My thesis focuses on finding the answers to the above fundamental questions for the problems of Direction of Arrival (DoA) estimation and localization, which are of the most important information retrieval problems in radar, wireless communication and array processing. Inthis regard, the first part of this thesis focuses on DoA estimation using Sparse Linear Arrays (SLAs). I consider this problem under three plausible scenarios from quantization perspective. Firstly, I assume that an SLA quantized the received signal to a large number of bits per samples such that the resulting quantization error can be neglected. Although the literature presents a variety of estimators under such circumstances, none of them are (asymptotically) statistically efficient. Motivated by this fact, I introduce a novel estimator for the DoA estimation from SLA data employing the Weighted Least Squares (WLS) method. I analytically show that the large sample performance of the proposed estimator coincides with the Cram\'{e}r-Rao Bound (CRB), thereby ensuring its asymptotic statistical efficiency. Next, I study the problem of DoA estimation from one-bit SLA measurements. The analytical performance of DoA estimation from one-bit SLA measurements has not yet been studied in the literature and performance analysis in the literature has be limited to simulations studies. Therefore, I study the performance limits of DoA estimation from one-bit SLA measurements through analyzing the identifiability conditions and the corresponding CRB. I also propose a new algorithm for estimating DoAs from one-bit quantized data. I investigate the analytical performance of the proposed method through deriving a closed-form expression for the covariance matrix of its asymptotic distribution and show that it outperforms the existing algorithms in the literature. Finally, the problem of DoA estimation from low-resolution multi-bit SLA measurements, e.g. $2$ or $4$ bit per sample, is studied. I develop a novel optimization-based framework for estimating DoAs from low-resolution multi-bit measurements. It is shown that increasing the sampling resolution to $2$ or $4$ bits per samples could significantly increase the DoA estimation performance compared to the one-bit sampling case while the power consumption and implementation costs are still much lower compared to the high-resolution sampling scenario.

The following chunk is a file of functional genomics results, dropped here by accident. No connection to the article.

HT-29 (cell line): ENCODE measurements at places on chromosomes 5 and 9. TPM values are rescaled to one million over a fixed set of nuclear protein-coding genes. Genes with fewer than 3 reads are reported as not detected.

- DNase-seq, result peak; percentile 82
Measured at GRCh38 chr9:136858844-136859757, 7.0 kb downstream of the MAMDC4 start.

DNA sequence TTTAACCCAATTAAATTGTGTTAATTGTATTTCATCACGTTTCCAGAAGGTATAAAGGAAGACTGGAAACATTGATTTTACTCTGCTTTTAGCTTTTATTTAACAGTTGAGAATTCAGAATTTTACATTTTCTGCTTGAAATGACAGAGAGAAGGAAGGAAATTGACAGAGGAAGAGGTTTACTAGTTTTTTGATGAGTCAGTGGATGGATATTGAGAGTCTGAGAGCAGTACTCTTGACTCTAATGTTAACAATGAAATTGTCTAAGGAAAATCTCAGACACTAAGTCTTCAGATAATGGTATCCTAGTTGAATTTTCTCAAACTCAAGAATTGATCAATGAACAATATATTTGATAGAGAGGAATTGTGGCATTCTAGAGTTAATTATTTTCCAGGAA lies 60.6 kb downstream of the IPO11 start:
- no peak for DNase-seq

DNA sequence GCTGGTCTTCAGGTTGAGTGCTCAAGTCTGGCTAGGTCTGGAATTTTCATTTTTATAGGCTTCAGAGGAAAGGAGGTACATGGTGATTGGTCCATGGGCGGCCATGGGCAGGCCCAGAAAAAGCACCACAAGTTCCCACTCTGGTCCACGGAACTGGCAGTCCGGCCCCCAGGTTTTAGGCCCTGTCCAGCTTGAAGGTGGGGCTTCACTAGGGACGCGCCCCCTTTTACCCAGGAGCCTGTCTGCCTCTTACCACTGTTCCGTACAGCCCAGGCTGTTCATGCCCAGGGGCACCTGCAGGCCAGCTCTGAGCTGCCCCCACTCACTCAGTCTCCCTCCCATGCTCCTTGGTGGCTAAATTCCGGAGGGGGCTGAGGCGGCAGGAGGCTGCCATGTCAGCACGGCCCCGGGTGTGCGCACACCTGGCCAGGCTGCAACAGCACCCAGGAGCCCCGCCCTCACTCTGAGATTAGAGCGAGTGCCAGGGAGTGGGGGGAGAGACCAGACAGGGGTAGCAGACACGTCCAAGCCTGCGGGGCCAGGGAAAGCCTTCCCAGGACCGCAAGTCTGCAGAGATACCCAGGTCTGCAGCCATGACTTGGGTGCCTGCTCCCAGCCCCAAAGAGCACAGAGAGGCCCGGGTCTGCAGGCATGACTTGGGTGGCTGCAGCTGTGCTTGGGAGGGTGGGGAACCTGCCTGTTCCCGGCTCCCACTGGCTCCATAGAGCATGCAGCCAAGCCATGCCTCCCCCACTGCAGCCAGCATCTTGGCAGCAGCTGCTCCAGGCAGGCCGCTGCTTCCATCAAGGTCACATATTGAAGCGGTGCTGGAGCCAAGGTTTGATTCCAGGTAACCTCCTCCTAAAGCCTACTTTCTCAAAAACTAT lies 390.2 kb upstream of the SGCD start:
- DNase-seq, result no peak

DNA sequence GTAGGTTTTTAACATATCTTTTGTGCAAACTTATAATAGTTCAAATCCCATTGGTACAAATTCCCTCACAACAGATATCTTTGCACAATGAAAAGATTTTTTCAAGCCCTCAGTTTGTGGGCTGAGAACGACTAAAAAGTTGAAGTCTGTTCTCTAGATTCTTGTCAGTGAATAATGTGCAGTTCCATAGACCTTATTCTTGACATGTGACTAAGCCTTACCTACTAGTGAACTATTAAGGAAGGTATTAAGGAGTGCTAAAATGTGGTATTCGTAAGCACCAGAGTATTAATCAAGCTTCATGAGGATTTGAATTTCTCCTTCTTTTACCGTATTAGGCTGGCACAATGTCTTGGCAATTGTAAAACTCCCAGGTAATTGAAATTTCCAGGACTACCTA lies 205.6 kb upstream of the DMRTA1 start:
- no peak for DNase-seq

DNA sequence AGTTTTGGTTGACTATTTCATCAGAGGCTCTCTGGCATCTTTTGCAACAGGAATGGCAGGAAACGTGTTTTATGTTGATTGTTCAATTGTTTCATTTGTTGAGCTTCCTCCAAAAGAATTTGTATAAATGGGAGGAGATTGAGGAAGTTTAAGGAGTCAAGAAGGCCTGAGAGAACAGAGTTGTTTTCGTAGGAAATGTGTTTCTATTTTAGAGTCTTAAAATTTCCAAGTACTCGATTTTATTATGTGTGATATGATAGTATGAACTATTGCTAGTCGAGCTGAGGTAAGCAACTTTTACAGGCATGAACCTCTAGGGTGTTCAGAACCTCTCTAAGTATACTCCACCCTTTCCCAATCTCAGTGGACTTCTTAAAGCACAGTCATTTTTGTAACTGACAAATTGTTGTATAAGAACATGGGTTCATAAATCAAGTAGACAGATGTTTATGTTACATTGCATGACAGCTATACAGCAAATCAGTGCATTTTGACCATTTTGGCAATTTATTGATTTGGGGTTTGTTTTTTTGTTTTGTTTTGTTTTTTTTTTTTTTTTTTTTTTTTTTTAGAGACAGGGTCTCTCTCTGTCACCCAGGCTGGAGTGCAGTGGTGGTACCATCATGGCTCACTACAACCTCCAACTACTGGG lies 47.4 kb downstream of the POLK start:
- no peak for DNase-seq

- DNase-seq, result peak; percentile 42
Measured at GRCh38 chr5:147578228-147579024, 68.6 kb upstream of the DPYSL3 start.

In the second part of the thesis, the problem of target localization is addressed. Firstly, I consider the problem of passive target localization from one-bit data in the context of Narrowband Internet-of-Things (NB-IoT).
In the recently proposed narrowband IoT (NB-IoT) standard, which trades off bandwidth to gain wide area coverage, the location estimation is compounded by the low sampling rate receivers and limited-capacity links. I address both of these NB-IoT drawbacks by consider a limiting case where each node receiver employs one-bit analog-to-digital-converters and propose a novel low-complexity nodal delay estimation method. Then, to support the low-capacity links to the fusion center (FC), the range estimates obtained at individual sensors are converted to one-bit data. At the FC, I propose a novel algorithm for target localization with the aggregated one-bit range vector. My overall one-bit framework not only complements the low NB-IoT bandwidth but also supports the design goal of inexpensive NB-IoT location sensing.
Secondly, in order to reduce bandwidth usage for performing high precision time of arrival-based localization, I developed a novel sparsity-aware target localization algorithm with application to automotive radars.

The thesis concludes with summarizing the main research findings and some remarks on future directions and open problems.
Interdisciplinary Centre for Security, Reliability and Trust (SnT) > SIGCOM
Fonds National de la Recherche - FnR
Researchers ; Professionals ; Students
FnR ; FNR11228830 > Saeid Sedighi > ACCORDION > Compressive Sensing For Ranging And Detection In Automotive Applications > 15/02/2017 > 14/02/2021 > 2015